What’s combustion?

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Combustion requires fuel, oxygen, and heat to start a chemical reaction. Fuel contains potential energy, and each fuel has a specific energy density. Oxygen can come from air or other oxidizing agents. Heat is what starts the combustion process, and once it starts, additional heat is not always needed. Combustion can release exhaust, including particulates that can contribute to air pollution. The combustion process can be controlled by increasing or decreasing any of the three parts. The best way to put out a fire depends on the type and size of the fire.

Simply put, combustion means to burn. For the combustion process to take place, fuel, oxygen, and an ignition heat source are needed to start a chemical chain reaction; in a campfire, for example, the wood is the fuel, the surrounding air supplies the oxygen, and a match or lighter can start the fire. Increasing one of these elements will increase the intensity of the fire, while eliminating one of them will cause the process to stop. If the fire is smothered with water or dirt, for example, the oxygen can no longer reach the heat and fuel and it goes out.


Fuel is the substance that burns during the combustion process. All fuels contain chemical potential energy; this is the amount of energy that will be released during a chemical reaction. How much energy a substance releases as it burns is called the heat of combustion. Each fuel has a specific energy density, i.e. how many megajoules (MJ) of energy are produced per kilogram (kg) of substance; methane, for example, has an energy density of 55.5 MJ/kg, meaning it can deliver more energy than sulfur at 9.16 MJ/kg.

A wide variety of substances can be used as fuel, but hydrocarbons are among the most common. These include methane, propane, gasoline and jet fuel, to name a few; all fossil fuels, including coal and natural gas, are hydrocarbons. Other substances commonly used as fuels include hydrogen, alcohol and biofuels, such as wood.

During combustion, fuel is transformed into heat and exhaust. For example, when gasoline burns, it produces water (vapour), carbon dioxide, nitrogen, carbon monoxide and other elements. Combustion can also release particulates, which are tiny particles that float in the air; those released by burning fossil fuels and wood often contribute to air pollution. However, the exhaust can be used for beneficial purposes, such as providing the thrust that propels a rocket through the air. Most exhaust gases are in the form of gases due to the heat produced by the combustion process, but they can also be in liquid or solid form.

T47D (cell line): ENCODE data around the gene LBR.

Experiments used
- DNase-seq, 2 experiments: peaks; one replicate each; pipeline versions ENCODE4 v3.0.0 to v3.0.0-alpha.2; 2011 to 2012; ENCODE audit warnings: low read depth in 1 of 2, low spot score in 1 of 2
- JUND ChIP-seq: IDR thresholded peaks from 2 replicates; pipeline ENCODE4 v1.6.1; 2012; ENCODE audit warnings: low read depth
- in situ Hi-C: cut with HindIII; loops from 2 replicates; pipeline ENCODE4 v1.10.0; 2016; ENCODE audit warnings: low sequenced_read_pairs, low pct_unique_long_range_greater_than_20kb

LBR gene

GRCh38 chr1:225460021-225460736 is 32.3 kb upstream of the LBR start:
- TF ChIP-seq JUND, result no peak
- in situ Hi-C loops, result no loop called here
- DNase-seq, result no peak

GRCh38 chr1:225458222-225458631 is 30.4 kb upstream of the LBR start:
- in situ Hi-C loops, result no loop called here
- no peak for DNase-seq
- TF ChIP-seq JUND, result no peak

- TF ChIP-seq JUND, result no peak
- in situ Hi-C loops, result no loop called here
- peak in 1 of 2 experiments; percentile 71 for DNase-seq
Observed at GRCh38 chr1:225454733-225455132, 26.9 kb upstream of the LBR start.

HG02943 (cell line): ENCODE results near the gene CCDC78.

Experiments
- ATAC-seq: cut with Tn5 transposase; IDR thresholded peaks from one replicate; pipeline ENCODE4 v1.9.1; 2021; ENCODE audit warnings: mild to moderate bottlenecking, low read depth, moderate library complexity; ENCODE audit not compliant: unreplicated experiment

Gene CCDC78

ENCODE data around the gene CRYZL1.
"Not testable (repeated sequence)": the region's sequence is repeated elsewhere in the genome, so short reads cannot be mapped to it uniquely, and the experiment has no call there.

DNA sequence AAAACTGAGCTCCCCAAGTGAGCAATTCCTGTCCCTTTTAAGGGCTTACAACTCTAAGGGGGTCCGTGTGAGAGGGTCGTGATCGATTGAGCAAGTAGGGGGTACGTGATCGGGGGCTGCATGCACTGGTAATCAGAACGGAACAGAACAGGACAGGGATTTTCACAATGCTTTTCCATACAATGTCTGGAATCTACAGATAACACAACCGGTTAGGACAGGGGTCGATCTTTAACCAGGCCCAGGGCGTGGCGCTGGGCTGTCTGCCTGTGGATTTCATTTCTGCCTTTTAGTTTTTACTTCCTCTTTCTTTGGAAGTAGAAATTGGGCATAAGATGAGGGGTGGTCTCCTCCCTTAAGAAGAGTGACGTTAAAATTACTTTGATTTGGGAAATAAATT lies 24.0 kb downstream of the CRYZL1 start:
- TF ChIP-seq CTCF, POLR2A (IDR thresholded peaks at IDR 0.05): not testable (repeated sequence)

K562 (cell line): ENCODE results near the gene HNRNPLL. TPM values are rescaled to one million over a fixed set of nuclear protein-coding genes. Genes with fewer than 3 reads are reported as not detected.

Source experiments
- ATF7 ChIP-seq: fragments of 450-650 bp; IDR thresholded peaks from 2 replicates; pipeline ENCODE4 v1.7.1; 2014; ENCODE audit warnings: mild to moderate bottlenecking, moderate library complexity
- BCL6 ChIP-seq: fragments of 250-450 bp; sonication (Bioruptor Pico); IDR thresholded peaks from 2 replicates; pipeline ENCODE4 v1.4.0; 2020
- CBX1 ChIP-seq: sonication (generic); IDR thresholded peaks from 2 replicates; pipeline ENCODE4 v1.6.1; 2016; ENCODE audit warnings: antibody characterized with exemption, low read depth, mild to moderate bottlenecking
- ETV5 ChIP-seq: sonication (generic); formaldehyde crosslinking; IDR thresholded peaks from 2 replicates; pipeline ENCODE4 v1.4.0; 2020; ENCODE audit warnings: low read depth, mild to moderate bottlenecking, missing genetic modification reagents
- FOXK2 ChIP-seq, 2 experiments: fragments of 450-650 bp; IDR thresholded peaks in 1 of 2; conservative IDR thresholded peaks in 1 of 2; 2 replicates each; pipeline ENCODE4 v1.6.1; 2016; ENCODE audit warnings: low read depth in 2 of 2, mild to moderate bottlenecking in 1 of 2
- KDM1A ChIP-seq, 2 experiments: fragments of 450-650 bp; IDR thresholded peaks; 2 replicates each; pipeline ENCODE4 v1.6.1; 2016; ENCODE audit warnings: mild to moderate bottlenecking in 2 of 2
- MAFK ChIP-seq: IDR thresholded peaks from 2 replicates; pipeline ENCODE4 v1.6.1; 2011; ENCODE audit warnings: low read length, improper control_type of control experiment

For fuel to burn in the combustion process, it must also contain oxygen. The most common source is air, which contains about 21% oxygen. Other sources, often known as oxidants or oxidizing agents, include hydrogen peroxide, potassium nitrate, and many others. When an oxidizing agent is introduced into a fuel, it releases oxygen and can increase the rate at which a fire burns.

Like fuel, oxygen doesn’t have to be in the form of a gas, although it is very common. In a solid rocket, for example, a solid oxidizer is mixed with the fuel to create propellant, which burns when ignited and propels the rocket forward. The space shuttle and other spacecraft use liquid oxygen as part of the combustion process.
When a fire doesn’t have enough oxygen, it doesn’t burn completely. This incomplete combustion produces carbon monoxide, carbon (soot) and other particulates that contaminate the air. Incomplete combustion in a fireplace or home furnace can release toxic gases and be very dangerous.


Heat or ignition is what starts the combustion process. Since heat is also produced when something burns, once the process has started, additional heat is not always needed to keep the chemical chain reaction going. The initial spark that starts the chemical process can be provided by a flame, friction or even the heat of the sun.
In the event of spontaneous combustion, fermentation or oxidation can create enough heat to start a fire. In a compost pile, for example, bacteria can start breaking down organic compounds, creating enough heat and oxygen to cause combustion. Some materials, called pyrophoric substances, ignite when exposed to air or water; phosphorus and plutonium are two examples. When these materials encounter a fuel source, they can start a fire that is very difficult to put out.

Combustion process control
Since all three parts are required for combustion, increasing or decreasing any of them will affect the process. Increasing the amount of oxygen added to a fire using an oxidizing agent, for example, will make the fire burn faster. Removing or reducing the fuel source will cause it to burn smaller or go extinct.
There are three basic ways to stop the combustion process:

take away the fuel,
remove oxygen,
and/or turn off the heat.
Combustion can also be stopped by stopping the chemical chain reaction that creates the flames. This is especially important when some metals, such as magnesium, burn because adding water to the fire will only make it stronger. In such cases, dry chemicals or halomethanes are used to stop the reaction.
Which of these is the best way to put out a fire depends on the type and size of the fire. In a house fire, for example, firefighters use water or foam to keep oxygen from reaching the fuel and to reduce the temperature. While water may be used in a forest or bushfire, removing new fuel for the fire by clearing brush and dead vegetation from the area is often a big part of stopping it.

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